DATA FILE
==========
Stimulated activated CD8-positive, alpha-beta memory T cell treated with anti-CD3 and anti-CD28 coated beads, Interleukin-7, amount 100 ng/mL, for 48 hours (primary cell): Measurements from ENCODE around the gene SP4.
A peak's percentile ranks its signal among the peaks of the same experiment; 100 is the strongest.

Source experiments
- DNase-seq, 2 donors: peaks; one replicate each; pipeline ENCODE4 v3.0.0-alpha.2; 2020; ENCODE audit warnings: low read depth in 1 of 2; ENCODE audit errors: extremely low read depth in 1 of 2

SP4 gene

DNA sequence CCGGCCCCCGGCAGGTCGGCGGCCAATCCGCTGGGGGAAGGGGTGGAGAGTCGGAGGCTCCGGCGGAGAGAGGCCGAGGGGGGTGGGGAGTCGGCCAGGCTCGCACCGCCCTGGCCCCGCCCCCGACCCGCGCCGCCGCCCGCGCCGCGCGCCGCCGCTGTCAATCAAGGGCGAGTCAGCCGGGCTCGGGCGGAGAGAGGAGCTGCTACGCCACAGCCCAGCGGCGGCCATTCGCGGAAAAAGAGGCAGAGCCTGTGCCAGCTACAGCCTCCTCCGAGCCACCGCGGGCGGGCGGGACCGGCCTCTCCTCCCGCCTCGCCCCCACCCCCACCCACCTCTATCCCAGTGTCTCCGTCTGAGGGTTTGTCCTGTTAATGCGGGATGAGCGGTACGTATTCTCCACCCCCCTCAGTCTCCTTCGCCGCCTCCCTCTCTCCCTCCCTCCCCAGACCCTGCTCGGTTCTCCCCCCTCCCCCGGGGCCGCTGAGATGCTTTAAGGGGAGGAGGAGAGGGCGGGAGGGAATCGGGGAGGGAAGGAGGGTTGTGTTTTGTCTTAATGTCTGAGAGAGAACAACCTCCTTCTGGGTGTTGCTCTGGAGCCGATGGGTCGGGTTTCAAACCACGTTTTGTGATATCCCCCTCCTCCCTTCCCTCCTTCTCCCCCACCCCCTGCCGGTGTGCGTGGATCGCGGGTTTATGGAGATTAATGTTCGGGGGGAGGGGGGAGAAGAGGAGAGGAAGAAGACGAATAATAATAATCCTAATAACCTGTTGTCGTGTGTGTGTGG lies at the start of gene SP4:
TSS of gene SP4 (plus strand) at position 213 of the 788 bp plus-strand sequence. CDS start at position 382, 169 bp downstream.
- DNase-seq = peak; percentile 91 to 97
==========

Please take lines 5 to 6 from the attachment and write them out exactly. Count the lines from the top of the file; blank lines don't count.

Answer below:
SP4 gene

DNA sequence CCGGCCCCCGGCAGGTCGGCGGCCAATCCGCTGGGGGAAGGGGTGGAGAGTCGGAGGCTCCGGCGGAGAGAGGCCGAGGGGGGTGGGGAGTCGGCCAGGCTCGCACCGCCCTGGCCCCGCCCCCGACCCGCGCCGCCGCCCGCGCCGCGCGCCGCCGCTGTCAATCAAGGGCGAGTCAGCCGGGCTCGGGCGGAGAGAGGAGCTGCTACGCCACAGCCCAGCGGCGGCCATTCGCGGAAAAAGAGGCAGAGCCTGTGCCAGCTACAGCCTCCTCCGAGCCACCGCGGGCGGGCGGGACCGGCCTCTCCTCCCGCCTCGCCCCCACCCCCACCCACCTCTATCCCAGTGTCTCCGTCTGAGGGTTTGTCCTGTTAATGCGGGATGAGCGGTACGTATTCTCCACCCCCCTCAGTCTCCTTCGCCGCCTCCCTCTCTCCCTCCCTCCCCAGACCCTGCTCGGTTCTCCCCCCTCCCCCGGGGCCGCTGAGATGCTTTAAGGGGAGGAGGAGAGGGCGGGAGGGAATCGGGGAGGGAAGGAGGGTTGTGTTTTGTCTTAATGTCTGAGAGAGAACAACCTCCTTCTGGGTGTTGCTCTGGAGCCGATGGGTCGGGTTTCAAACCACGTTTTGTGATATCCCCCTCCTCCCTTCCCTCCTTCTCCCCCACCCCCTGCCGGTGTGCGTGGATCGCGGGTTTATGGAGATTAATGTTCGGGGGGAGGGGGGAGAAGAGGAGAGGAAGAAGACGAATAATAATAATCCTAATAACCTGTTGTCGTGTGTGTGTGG lies at the start of gene SP4: